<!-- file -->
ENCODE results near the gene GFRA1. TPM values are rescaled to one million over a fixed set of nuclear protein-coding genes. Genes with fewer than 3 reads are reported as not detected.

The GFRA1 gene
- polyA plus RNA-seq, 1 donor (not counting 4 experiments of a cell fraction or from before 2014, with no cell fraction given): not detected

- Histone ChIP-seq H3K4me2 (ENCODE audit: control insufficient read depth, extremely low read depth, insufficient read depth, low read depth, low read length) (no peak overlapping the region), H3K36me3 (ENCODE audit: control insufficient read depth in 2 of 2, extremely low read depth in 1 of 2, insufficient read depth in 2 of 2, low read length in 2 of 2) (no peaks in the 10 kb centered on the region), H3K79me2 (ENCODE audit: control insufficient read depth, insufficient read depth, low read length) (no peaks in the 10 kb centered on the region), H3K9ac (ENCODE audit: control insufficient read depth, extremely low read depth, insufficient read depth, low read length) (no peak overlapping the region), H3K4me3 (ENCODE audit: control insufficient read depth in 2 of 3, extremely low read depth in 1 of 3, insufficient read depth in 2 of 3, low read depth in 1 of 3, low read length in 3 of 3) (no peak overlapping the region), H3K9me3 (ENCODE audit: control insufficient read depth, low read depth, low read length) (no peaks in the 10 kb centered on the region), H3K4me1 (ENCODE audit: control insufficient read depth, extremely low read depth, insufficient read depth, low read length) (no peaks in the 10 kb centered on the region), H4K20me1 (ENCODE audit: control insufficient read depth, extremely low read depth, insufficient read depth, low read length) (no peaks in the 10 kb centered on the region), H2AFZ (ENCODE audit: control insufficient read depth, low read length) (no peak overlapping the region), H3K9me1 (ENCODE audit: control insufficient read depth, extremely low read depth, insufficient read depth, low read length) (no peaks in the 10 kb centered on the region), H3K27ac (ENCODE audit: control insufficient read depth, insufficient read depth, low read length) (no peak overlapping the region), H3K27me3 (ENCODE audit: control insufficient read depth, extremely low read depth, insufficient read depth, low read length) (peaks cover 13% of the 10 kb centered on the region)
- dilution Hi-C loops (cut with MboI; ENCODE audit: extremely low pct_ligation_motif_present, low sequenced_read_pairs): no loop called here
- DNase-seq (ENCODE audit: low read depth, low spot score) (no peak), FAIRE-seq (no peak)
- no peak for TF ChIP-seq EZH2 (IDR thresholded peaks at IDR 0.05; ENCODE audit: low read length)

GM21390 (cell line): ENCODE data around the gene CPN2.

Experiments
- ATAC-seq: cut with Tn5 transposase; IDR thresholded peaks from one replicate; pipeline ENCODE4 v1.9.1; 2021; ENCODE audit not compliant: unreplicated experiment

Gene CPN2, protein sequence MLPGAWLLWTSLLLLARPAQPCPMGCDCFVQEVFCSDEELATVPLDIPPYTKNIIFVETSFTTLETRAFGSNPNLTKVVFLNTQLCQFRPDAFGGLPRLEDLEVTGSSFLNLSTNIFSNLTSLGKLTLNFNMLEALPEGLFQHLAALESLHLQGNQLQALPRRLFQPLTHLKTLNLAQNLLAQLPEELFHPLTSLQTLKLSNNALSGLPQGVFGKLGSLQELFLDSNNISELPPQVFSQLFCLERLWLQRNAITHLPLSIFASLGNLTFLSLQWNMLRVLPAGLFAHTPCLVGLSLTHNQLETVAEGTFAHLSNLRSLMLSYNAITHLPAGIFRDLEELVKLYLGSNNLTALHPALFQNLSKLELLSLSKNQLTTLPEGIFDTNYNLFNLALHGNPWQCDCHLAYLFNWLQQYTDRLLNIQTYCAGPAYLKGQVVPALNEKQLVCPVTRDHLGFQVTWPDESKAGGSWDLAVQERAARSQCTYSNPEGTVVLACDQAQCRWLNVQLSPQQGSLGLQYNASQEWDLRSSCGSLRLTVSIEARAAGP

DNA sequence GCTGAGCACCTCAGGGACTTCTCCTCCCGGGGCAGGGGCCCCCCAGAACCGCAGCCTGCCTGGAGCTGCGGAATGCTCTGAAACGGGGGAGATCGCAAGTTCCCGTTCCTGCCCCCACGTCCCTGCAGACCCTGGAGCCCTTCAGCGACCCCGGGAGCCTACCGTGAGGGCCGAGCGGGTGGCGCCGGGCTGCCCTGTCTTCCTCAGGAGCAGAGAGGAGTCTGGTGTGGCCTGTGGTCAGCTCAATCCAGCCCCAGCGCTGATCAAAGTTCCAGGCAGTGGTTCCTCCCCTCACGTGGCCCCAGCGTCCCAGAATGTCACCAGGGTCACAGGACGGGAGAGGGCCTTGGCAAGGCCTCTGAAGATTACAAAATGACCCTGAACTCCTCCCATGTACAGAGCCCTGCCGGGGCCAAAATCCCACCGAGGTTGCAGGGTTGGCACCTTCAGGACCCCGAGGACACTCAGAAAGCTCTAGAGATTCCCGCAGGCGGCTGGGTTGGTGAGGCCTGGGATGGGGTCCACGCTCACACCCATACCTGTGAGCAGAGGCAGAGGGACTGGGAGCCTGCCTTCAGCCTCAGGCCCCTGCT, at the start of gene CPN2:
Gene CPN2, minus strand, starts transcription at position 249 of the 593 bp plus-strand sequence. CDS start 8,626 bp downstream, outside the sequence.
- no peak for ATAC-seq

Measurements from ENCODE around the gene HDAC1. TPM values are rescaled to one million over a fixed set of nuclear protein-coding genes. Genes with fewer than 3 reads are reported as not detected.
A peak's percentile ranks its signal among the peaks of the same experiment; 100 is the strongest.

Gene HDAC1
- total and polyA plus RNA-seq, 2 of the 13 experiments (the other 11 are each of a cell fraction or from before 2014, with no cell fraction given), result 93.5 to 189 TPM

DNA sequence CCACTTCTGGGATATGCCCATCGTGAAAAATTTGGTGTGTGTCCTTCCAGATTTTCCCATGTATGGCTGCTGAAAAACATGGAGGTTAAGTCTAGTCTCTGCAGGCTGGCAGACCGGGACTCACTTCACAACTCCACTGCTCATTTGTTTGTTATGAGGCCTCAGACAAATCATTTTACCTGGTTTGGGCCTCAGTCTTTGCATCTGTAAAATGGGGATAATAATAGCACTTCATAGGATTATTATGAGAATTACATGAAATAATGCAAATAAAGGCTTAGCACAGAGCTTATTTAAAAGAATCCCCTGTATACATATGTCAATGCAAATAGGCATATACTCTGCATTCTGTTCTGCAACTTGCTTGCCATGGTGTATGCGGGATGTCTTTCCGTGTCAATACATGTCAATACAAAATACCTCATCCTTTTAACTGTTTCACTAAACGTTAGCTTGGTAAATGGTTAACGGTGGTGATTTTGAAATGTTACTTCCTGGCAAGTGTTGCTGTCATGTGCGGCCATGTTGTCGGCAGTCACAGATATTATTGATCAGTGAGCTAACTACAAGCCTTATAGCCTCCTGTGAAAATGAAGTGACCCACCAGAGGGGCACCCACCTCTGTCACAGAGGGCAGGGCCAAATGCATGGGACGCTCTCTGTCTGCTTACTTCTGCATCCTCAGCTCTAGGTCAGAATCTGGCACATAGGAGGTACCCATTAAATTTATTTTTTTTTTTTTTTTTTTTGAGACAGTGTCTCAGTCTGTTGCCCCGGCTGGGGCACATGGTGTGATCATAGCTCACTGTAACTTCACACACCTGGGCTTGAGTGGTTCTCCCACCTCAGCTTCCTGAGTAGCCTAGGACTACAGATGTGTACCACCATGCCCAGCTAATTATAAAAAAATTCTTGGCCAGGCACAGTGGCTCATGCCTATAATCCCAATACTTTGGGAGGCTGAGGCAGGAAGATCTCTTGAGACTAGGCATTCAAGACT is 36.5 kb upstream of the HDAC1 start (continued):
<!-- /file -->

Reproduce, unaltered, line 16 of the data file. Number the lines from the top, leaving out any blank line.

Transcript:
A peak's percentile ranks its signal among the peaks of the same experiment; 100 is the strongest.